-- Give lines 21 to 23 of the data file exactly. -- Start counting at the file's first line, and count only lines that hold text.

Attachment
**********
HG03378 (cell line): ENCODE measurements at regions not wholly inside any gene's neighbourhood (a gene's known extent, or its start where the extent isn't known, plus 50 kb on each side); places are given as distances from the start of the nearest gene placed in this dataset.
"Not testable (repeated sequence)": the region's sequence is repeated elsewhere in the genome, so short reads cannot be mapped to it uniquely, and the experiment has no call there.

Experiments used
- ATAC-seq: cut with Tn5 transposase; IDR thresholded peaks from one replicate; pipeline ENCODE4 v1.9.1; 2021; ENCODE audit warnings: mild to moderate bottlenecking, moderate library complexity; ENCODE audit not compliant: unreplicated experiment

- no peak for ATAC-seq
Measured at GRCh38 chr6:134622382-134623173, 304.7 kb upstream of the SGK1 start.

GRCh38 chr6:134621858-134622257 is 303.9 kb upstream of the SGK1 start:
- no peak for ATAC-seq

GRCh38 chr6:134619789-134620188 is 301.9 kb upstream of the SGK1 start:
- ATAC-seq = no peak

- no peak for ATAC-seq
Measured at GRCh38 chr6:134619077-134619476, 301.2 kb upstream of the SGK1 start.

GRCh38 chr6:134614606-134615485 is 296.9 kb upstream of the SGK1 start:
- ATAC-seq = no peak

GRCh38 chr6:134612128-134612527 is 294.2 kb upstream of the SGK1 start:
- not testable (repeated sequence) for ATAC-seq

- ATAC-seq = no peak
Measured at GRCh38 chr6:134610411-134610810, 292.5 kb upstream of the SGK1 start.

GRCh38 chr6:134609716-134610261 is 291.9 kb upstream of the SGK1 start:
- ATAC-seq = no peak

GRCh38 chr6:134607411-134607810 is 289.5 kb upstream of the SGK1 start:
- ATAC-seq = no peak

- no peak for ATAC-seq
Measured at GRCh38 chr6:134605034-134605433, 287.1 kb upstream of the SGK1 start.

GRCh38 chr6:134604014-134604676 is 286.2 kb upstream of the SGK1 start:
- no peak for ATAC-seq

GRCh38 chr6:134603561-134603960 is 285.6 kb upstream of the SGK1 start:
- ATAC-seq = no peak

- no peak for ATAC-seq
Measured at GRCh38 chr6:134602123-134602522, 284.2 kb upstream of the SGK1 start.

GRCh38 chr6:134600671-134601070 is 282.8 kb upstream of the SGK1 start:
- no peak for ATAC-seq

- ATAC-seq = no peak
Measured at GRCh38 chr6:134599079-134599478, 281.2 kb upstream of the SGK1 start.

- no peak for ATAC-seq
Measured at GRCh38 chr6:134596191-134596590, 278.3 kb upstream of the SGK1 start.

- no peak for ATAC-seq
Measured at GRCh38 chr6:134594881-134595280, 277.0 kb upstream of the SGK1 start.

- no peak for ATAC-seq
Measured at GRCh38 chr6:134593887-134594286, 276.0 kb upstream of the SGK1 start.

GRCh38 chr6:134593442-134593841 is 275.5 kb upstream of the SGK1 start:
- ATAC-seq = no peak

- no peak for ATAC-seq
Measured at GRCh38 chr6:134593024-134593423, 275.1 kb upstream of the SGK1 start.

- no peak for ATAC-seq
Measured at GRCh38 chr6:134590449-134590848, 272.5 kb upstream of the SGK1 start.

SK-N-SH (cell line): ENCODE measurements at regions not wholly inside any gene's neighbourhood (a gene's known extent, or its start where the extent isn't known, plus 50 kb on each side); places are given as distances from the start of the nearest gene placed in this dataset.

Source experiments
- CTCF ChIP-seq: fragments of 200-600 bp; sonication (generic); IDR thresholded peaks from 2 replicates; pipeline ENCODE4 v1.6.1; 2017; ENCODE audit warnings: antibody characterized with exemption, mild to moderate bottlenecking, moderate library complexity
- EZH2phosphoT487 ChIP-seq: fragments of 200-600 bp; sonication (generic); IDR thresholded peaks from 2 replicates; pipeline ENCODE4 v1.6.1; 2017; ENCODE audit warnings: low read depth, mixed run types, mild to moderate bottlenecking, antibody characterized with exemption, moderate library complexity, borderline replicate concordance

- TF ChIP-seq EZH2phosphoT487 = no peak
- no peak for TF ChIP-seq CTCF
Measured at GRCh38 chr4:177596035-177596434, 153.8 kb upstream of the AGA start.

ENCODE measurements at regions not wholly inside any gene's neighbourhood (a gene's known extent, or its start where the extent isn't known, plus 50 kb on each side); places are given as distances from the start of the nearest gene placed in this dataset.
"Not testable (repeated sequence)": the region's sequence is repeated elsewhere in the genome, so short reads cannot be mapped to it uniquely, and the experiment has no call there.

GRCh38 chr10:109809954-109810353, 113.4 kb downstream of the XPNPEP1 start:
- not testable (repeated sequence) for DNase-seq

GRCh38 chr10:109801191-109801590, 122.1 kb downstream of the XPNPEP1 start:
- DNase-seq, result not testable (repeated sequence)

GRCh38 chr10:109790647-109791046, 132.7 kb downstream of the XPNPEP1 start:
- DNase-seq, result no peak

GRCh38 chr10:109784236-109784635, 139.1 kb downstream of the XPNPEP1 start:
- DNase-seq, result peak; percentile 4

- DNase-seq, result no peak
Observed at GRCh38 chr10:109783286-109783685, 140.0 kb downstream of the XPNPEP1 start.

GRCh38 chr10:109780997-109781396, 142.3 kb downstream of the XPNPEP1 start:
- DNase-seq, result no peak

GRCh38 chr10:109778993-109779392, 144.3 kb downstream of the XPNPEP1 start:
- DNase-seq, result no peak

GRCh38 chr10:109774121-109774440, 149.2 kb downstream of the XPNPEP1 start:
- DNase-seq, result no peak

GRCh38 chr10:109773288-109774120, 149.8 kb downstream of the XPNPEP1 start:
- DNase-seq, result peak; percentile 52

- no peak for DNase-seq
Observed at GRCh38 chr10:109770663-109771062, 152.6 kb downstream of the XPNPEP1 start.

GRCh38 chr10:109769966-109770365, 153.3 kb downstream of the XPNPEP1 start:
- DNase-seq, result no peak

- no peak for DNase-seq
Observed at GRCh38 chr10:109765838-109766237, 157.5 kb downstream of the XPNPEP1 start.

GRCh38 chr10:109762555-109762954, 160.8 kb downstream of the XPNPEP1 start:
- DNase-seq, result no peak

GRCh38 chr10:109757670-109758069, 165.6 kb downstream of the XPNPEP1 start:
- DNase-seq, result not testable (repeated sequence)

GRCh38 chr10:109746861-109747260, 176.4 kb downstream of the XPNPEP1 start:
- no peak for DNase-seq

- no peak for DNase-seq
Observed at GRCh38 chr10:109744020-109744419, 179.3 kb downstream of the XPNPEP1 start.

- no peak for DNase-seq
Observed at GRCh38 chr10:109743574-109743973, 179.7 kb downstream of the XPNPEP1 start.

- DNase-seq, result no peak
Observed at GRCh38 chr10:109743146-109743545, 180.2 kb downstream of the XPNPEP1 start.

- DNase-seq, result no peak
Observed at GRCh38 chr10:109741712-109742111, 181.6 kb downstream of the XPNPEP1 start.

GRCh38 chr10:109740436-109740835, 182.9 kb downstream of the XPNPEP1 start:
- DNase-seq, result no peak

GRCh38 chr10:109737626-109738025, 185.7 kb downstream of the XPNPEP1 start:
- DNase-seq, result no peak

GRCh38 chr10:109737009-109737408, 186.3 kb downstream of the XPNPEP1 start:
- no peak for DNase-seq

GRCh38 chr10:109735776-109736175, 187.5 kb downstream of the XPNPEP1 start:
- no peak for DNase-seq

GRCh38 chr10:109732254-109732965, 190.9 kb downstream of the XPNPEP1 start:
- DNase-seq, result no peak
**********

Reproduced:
GRCh38 chr6:134607411-134607810 is 289.5 kb upstream of the SGK1 start:
- ATAC-seq = no peak

- no peak for ATAC-seq